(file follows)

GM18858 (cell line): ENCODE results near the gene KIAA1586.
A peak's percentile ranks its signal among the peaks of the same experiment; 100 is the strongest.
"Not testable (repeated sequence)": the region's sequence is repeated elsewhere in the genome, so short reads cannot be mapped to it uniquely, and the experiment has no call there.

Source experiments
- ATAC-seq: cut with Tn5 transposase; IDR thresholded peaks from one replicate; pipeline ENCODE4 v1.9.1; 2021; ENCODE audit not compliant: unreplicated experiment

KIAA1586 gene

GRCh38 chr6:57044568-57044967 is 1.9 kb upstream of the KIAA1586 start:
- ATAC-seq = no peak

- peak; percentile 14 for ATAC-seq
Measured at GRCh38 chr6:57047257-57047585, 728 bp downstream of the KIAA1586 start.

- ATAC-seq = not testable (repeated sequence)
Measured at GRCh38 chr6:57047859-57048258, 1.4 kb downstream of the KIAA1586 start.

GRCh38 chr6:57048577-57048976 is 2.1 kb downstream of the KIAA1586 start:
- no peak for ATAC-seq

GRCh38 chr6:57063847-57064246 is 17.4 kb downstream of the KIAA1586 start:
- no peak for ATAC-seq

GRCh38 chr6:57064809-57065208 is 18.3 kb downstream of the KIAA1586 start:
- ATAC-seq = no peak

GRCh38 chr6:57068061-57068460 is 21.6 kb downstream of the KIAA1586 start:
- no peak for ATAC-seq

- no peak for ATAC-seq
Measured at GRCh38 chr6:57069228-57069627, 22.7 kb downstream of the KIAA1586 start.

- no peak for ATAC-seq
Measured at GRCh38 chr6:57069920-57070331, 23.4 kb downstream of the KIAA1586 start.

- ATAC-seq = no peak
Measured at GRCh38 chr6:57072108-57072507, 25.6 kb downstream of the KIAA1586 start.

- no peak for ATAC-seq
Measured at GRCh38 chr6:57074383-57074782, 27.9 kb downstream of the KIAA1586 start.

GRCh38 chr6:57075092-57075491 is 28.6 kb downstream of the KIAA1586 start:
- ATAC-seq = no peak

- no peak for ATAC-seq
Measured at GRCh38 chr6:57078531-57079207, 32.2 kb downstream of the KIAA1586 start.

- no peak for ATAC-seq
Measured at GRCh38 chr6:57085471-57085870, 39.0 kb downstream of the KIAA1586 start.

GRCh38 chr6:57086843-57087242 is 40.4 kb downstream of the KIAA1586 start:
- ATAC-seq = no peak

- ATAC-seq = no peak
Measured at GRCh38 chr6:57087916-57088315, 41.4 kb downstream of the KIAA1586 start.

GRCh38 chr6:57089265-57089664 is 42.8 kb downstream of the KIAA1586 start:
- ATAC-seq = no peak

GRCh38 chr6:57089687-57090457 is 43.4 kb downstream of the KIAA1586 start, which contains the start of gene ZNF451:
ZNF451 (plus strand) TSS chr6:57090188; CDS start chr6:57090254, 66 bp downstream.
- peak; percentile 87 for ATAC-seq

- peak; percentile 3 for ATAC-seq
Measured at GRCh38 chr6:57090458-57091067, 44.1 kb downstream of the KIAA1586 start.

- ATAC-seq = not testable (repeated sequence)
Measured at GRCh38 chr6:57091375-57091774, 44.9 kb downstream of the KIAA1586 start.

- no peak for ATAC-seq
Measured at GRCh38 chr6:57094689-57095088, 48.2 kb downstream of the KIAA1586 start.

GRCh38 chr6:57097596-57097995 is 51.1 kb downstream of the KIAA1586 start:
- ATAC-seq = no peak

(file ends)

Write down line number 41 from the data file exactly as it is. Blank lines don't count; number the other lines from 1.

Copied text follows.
GRCh38 chr6:57089687-57090457 is 43.4 kb downstream of the KIAA1586 start, which contains the start of gene ZNF451: